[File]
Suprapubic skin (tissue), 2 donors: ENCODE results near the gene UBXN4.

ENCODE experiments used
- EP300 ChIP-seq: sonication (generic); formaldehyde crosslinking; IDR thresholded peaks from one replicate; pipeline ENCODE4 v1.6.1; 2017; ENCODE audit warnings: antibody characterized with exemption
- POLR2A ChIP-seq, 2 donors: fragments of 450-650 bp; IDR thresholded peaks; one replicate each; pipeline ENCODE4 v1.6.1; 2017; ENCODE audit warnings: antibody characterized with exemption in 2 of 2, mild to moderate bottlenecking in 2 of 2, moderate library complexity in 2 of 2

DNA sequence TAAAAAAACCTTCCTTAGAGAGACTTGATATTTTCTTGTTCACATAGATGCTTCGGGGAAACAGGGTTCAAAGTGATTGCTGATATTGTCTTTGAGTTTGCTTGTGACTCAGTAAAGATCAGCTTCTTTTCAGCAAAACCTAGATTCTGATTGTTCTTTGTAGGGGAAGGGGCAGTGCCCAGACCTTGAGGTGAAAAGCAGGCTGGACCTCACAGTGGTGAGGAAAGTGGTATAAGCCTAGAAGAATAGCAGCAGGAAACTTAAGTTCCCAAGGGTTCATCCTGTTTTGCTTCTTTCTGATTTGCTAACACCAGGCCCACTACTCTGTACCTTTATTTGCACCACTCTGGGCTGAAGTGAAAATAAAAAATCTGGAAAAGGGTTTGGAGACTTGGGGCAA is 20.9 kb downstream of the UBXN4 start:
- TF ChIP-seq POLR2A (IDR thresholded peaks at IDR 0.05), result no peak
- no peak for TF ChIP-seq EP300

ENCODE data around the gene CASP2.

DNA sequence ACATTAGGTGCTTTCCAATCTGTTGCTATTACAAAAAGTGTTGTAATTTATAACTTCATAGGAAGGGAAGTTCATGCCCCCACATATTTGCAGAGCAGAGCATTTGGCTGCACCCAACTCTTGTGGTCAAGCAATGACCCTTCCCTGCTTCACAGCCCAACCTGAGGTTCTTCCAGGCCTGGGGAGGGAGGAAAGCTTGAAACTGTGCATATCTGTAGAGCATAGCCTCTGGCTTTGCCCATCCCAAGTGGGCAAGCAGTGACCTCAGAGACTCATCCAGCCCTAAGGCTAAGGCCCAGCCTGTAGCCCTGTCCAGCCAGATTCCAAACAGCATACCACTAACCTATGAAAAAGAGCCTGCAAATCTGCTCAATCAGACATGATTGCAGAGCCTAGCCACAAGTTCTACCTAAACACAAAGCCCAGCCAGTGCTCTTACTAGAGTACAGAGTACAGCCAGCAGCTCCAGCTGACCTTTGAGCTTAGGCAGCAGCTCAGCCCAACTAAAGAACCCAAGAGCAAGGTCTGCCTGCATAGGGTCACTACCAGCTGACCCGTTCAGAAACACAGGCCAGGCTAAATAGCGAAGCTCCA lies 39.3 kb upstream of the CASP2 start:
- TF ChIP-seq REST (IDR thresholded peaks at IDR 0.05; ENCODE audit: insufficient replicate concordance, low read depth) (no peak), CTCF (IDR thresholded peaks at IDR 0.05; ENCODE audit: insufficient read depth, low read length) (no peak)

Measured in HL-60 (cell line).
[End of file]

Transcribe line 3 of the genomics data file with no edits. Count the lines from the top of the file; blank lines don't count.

- EP300 ChIP-seq: sonication (generic); formaldehyde crosslinking; IDR thresholded peaks from one replicate; pipeline ENCODE4 v1.6.1; 2017; ENCODE audit warnings: antibody characterized with exemption